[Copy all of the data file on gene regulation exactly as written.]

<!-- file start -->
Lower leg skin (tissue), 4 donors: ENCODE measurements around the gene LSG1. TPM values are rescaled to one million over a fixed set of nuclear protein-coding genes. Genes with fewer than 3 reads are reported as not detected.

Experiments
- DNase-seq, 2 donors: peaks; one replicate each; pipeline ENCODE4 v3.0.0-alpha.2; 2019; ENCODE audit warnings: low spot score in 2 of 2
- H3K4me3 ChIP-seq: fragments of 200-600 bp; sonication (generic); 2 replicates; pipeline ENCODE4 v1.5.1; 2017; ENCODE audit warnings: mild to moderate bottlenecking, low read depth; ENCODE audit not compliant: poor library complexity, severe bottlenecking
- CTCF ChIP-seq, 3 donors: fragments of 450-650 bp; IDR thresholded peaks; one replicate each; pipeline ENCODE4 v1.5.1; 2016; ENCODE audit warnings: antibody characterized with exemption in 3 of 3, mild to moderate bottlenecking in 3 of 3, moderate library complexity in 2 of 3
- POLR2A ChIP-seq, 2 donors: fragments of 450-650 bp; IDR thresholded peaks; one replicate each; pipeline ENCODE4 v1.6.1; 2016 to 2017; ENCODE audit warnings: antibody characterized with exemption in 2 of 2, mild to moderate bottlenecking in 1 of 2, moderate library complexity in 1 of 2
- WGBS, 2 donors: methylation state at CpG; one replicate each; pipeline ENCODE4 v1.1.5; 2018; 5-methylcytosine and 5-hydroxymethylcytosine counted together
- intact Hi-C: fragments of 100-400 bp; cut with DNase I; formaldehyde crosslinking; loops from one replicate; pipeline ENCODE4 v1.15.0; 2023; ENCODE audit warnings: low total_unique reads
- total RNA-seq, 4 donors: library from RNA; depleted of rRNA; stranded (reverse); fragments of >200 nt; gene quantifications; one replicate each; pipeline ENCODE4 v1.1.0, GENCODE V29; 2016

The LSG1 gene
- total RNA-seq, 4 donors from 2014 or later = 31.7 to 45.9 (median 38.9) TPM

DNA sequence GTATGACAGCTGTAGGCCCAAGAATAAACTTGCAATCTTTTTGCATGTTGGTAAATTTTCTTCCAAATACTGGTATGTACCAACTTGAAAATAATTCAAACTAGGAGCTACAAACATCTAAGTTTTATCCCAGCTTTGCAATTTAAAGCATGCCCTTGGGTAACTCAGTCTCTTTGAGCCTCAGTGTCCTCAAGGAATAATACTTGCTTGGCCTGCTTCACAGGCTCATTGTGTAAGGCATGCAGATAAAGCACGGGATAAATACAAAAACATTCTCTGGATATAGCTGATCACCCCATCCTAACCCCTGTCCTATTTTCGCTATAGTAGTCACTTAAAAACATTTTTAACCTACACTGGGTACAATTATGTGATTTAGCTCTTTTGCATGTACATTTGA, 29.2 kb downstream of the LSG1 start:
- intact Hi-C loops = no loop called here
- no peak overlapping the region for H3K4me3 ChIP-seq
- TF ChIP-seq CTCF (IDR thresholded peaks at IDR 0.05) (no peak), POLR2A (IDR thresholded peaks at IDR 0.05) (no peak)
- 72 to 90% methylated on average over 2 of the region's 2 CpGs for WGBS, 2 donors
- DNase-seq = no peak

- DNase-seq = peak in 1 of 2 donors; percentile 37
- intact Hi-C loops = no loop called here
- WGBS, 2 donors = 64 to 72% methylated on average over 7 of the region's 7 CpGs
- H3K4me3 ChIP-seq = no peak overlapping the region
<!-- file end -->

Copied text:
Lower leg skin (tissue), 4 donors: ENCODE measurements around the gene LSG1. TPM values are rescaled to one million over a fixed set of nuclear protein-coding genes. Genes with fewer than 3 reads are reported as not detected.

Experiments
- DNase-seq, 2 donors: peaks; one replicate each; pipeline ENCODE4 v3.0.0-alpha.2; 2019; ENCODE audit warnings: low spot score in 2 of 2
- H3K4me3 ChIP-seq: fragments of 200-600 bp; sonication (generic); 2 replicates; pipeline ENCODE4 v1.5.1; 2017; ENCODE audit warnings: mild to moderate bottlenecking, low read depth; ENCODE audit not compliant: poor library complexity, severe bottlenecking
- CTCF ChIP-seq, 3 donors: fragments of 450-650 bp; IDR thresholded peaks; one replicate each; pipeline ENCODE4 v1.5.1; 2016; ENCODE audit warnings: antibody characterized with exemption in 3 of 3, mild to moderate bottlenecking in 3 of 3, moderate library complexity in 2 of 3
- POLR2A ChIP-seq, 2 donors: fragments of 450-650 bp; IDR thresholded peaks; one replicate each; pipeline ENCODE4 v1.6.1; 2016 to 2017; ENCODE audit warnings: antibody characterized with exemption in 2 of 2, mild to moderate bottlenecking in 1 of 2, moderate library complexity in 1 of 2
- WGBS, 2 donors: methylation state at CpG; one replicate each; pipeline ENCODE4 v1.1.5; 2018; 5-methylcytosine and 5-hydroxymethylcytosine counted together
- intact Hi-C: fragments of 100-400 bp; cut with DNase I; formaldehyde crosslinking; loops from one replicate; pipeline ENCODE4 v1.15.0; 2023; ENCODE audit warnings: low total_unique reads
- total RNA-seq, 4 donors: library from RNA; depleted of rRNA; stranded (reverse); fragments of >200 nt; gene quantifications; one replicate each; pipeline ENCODE4 v1.1.0, GENCODE V29; 2016

The LSG1 gene
- total RNA-seq, 4 donors from 2014 or later = 31.7 to 45.9 (median 38.9) TPM

DNA sequence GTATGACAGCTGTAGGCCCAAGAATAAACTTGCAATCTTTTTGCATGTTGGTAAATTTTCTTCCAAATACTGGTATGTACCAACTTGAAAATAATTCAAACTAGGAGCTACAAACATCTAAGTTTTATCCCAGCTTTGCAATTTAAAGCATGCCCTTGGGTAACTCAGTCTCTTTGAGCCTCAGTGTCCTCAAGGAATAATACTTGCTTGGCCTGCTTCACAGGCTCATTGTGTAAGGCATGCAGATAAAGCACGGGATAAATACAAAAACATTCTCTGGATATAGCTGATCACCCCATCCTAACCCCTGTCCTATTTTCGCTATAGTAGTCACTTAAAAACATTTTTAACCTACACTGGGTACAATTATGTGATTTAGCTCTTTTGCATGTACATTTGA, 29.2 kb downstream of the LSG1 start:
- intact Hi-C loops = no loop called here
- no peak overlapping the region for H3K4me3 ChIP-seq
- TF ChIP-seq CTCF (IDR thresholded peaks at IDR 0.05) (no peak), POLR2A (IDR thresholded peaks at IDR 0.05) (no peak)
- 72 to 90% methylated on average over 2 of the region's 2 CpGs for WGBS, 2 donors
- DNase-seq = no peak

- DNase-seq = peak in 1 of 2 donors; percentile 37
- intact Hi-C loops = no loop called here
- WGBS, 2 donors = 64 to 72% methylated on average over 7 of the region's 7 CpGs
- H3K4me3 ChIP-seq = no peak overlapping the region